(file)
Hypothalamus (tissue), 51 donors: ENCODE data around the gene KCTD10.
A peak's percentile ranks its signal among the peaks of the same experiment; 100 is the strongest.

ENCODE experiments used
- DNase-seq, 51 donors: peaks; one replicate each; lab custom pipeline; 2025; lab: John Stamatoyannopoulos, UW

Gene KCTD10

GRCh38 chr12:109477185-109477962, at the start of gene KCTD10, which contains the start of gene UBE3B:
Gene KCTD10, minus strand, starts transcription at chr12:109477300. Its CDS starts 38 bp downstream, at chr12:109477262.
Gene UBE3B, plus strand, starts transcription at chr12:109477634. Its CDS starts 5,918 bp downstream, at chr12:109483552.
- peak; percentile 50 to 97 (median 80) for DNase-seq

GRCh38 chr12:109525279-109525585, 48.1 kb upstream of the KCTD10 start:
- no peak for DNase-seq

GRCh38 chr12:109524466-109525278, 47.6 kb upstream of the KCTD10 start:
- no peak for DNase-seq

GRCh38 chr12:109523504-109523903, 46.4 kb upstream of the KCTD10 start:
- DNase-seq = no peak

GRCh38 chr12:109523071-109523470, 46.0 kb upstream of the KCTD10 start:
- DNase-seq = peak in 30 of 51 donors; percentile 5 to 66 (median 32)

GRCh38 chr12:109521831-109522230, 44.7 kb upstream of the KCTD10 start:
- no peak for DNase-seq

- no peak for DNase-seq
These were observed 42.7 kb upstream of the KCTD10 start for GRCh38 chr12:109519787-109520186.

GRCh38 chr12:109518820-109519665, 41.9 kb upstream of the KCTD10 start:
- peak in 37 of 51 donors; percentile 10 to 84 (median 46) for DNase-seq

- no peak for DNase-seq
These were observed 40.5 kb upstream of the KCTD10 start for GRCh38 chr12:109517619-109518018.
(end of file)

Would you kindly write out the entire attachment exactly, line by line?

Hypothalamus (tissue), 51 donors: ENCODE data around the gene KCTD10.
A peak's percentile ranks its signal among the peaks of the same experiment; 100 is the strongest.

ENCODE experiments used
- DNase-seq, 51 donors: peaks; one replicate each; lab custom pipeline; 2025; lab: John Stamatoyannopoulos, UW

Gene KCTD10

GRCh38 chr12:109477185-109477962, at the start of gene KCTD10, which contains the start of gene UBE3B:
Gene KCTD10, minus strand, starts transcription at chr12:109477300. Its CDS starts 38 bp downstream, at chr12:109477262.
Gene UBE3B, plus strand, starts transcription at chr12:109477634. Its CDS starts 5,918 bp downstream, at chr12:109483552.
- peak; percentile 50 to 97 (median 80) for DNase-seq

GRCh38 chr12:109525279-109525585, 48.1 kb upstream of the KCTD10 start:
- no peak for DNase-seq

GRCh38 chr12:109524466-109525278, 47.6 kb upstream of the KCTD10 start:
- no peak for DNase-seq

GRCh38 chr12:109523504-109523903, 46.4 kb upstream of the KCTD10 start:
- DNase-seq = no peak

GRCh38 chr12:109523071-109523470, 46.0 kb upstream of the KCTD10 start:
- DNase-seq = peak in 30 of 51 donors; percentile 5 to 66 (median 32)

GRCh38 chr12:109521831-109522230, 44.7 kb upstream of the KCTD10 start:
- no peak for DNase-seq

- no peak for DNase-seq
These were observed 42.7 kb upstream of the KCTD10 start for GRCh38 chr12:109519787-109520186.

GRCh38 chr12:109518820-109519665, 41.9 kb upstream of the KCTD10 start:
- peak in 37 of 51 donors; percentile 10 to 84 (median 46) for DNase-seq

- no peak for DNase-seq
These were observed 40.5 kb upstream of the KCTD10 start for GRCh38 chr12:109517619-109518018.